Hope Tucker: The Obituary Project
Los Angeles premiere!
At the Echo Park Film Center, 1200 N. Alvarado St., Los Angeles CA 90026
Hope Tucker in person!
Note the change in location!
Hope Tucker visits Los Angeles for her first show here of The Obituary Project, a compendium of experimental salvage ethnography. In this series of films, she transforms what we know as a daily form of terse, text-driven, populist narrative by reframing the passing of sites, people, communities, rituals, cultural markers, and ways of being.
She has documented shuttered bread factories, fallen witness trees, and disappearing civil rights era landmarks; animated cyanotypes of downwinders and old instructions for making fishing nets by hand; recorded mobile phone footage of the last public phone booths in Finland; written the entire text of a video out of paper clips, a Norwegian symbol of nonviolent resistance; and retraced the path of protest that closed the only nuclear power plant in Austria.
Like all obituaries, these are selective interpretations of rich and complex lives. The Obituary Project rearranges the contours of biography by acknowledging the attributes by which we learn to recognize and which become markers of authentic life.
Works from the project have screened in festivals, museums, and galleries including 21er Haus, Vienna; Ann Arbor Film Festival; Cairo Video Festival; European Media Art Festival, Osnabrück; Images Festival, Toronto; International Film Festival, Rotterdam; Museo Nazionale del Cinema, Torino; New York Film Festival; Punto de Vista, Pamplona; Vox Populi, Philadelphia; Wexner Center for the Arts, Ohio; Whitechapel Gallery, London; Zagreb Dox.
For more event information: www.lafilmforum.org, or 323-377-7238
Tickets: $10 general, $6 students/seniors; free for Filmforum members. Available by credit card in advance from Brown Paper Tickets at http://bpt.me/2512991 or at the door.
Missing in the Severe Clear
2001, US, video, 4 min.
'Severe clear' is aviation slang for the most ideal flying conditions: clear, crisp, blue skies with boundless visibility.
Vermont says goodbye to Solzhenitsyn
2012, US, HD, 4 min.
The exiled Russian writer lived in a remote American village from 1977 to 1994. This pixelation, part one of a diptych, was shot with a spycam on the anniversary of Solzhenitsyn's death. It is a bitter fate to live in exile and to think back on one’s own country. What is understandable and dear to those who live there seems strange for a person who is exiled, and he has a constant fear that what is gone is final.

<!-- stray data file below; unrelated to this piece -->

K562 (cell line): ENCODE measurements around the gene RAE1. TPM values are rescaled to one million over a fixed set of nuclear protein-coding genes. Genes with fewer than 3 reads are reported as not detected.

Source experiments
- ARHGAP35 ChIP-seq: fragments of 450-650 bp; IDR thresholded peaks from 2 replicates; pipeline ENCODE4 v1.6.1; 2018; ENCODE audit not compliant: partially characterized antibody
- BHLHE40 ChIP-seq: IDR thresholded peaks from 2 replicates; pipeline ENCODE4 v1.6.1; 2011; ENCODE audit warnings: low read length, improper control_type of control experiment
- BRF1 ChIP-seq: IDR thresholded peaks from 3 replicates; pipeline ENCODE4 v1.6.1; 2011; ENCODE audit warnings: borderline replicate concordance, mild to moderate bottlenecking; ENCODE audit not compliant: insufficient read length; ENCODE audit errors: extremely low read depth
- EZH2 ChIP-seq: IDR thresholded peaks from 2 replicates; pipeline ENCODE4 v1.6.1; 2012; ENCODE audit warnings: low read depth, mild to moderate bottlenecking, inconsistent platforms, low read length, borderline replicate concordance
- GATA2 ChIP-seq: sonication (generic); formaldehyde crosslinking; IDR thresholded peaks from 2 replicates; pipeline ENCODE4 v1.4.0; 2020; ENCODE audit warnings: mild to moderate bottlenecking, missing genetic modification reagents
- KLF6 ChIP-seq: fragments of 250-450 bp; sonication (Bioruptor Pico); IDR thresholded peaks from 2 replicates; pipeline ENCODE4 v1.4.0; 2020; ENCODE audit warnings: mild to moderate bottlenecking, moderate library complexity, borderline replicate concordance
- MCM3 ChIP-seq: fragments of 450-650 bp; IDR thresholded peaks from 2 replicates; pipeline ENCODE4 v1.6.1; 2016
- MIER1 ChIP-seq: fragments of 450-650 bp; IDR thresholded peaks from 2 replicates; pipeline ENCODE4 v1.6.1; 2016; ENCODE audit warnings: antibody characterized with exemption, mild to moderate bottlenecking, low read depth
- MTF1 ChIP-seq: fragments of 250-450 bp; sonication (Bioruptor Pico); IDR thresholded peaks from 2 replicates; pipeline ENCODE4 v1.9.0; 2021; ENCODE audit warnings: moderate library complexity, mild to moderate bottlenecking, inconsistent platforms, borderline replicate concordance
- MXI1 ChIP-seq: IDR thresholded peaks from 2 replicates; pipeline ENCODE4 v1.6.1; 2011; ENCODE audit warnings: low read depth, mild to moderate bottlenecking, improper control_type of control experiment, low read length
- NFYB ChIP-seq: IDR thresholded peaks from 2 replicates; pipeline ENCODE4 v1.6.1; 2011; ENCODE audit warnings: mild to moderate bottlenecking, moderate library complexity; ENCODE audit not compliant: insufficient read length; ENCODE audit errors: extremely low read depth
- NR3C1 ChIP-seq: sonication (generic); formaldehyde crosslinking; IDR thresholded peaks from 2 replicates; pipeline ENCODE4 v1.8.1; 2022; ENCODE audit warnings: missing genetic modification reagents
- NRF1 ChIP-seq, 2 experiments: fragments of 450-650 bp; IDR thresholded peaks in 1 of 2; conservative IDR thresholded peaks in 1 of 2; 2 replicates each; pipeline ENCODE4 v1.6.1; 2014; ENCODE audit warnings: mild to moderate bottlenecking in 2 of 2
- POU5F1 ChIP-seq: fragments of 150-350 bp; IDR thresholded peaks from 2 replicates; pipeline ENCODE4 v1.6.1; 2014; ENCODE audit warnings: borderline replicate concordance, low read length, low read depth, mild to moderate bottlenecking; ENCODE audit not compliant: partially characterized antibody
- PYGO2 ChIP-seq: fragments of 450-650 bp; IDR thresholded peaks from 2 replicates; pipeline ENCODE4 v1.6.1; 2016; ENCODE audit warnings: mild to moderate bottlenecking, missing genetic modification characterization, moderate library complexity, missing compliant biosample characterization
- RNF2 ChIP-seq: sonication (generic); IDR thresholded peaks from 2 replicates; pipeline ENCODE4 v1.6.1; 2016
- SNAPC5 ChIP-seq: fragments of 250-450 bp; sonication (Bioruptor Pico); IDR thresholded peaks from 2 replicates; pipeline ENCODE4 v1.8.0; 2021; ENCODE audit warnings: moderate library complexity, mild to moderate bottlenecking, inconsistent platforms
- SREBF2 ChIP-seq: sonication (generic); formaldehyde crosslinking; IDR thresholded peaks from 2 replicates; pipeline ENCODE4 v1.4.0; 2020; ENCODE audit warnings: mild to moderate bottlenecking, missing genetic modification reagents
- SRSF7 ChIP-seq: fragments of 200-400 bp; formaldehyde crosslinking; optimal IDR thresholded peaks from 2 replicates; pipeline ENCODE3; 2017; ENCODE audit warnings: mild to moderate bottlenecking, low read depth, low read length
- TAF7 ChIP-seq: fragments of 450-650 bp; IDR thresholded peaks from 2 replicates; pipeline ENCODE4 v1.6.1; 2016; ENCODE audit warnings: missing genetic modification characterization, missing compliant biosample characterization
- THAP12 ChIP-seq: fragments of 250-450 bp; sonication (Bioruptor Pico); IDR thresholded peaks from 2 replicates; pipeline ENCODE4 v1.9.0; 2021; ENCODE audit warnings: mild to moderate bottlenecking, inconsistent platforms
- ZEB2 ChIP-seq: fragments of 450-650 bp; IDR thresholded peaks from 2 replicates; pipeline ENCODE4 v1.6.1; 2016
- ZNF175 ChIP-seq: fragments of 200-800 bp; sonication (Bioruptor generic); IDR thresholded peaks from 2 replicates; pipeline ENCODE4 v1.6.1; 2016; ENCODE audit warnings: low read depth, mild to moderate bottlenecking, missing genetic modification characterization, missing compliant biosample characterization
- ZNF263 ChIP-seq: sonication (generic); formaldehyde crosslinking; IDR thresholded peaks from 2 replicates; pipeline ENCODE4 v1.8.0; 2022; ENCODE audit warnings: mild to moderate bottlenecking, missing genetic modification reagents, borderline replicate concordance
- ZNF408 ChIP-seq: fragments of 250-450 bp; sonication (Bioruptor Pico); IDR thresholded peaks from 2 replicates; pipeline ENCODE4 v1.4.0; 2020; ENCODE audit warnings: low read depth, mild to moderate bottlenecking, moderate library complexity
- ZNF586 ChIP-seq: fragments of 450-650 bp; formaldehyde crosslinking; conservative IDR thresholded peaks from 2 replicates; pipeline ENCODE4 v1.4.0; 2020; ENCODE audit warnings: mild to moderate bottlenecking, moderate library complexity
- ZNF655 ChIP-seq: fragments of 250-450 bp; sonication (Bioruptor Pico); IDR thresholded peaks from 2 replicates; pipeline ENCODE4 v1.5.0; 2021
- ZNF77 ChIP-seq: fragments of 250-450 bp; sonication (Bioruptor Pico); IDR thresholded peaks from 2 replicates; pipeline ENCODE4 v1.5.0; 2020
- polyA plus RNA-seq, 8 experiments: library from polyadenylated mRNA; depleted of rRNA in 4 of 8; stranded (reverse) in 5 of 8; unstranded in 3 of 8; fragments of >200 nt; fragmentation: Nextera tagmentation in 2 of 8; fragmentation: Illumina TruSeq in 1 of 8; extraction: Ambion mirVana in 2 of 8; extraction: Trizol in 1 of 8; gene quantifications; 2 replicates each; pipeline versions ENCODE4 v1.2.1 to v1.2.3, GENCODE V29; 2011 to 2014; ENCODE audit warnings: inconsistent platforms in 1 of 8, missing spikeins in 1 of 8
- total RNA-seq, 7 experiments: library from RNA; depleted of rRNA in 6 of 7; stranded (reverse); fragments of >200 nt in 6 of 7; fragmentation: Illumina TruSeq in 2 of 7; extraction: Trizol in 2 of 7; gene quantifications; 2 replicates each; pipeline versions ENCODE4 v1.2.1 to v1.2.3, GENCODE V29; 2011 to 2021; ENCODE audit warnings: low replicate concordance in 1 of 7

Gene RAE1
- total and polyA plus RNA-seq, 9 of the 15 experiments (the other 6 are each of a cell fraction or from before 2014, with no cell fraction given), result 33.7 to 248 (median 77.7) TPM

2001, US, video, 1.5 min.
An obituary whittles one’s social contribution down to its barest form.
2010, FI/USA, mobile video, 7 min, 30 sec.
You'll need a phone of your own to make a phone call in Finland. A Nokia camera phone writes the obituary for the nation's last public phone booths.
2005, UK, video, 5 min.
A songwriter's identity remains as obscure as his motives for penning a popular American holiday standard.
Bessie Cohen, Survivor of 1911 Shirtwaist Fire
2001, US, video, 3 min.
The last ninety years of a rich and complex life become eclipsed by an escape from a burning building.
2003, US, video, 3 min.
The map-maker grew up down the street from where the car hit the tree and rode many a Big Star shopping cart.
Handful of Dust
2013, US, HD, 9 min.
Light the fire and I'll show you something
Something invisible if you don't look to see it
Something which cannot be heard
if you don't care to listen to its breath
Light the fire and I'll show you fear in a Handful of Dust
Prussian blue can be used to render images and counteract radiation poisoning. This obituary is composed of sequences of hundreds of cyanotypes, exposed in the sand using paper sensitized with handmade emulsion and negatives from a 1954 American film shot in Cinemascope. Rates of cancer in the film’s cast and crew reflect that it was shot downwind during the period of above ground nuclear testing. Handful of Dust, produced in the Utah canyon where the 1954 film was shot, is designed as an antidote to recover the memory of the downwinders.
Vi holder sammen/ We hold together
2011, NO/USA, HD, 2011
A typeface formed by hand from paper clips spells out an imperfect construction of a national history as it documents a period of nonviolent action. "Everyone always talks about the boys in the mountains fighting against the Nazis, but what interested me was the teachers, the clergy, and the labor movement. Those were the real resisters."
The Sea [is still] Around Us
2012, US, HD, 4 min.
A postcard usually enhances the reality. The contrast is more stark in Corinna, Maine, a former woolen mill town on the shores of Lake Sebasticook, where years of dumping of industrial waste contaminated the water supply.
In 1964, E.B. White mourned his fellow Mainer Rachel Carson and the altered ecology of Sebasticook. Rachel Carson is dead, but the sea is still around us. This small lake is a sad reminder of what is taking place, in some degree, all over the land, from carelessness, shortsightedness, and arrogance. It is our pool of shame in this, 'our particular instant of time.'
Carson’s work mobilized the public and led to the formation of the US Environmental Protection Agency. Yet local people continued to seek regulation and revival of Sebasticook for twenty more years before the EPA began cleaning up Corinna.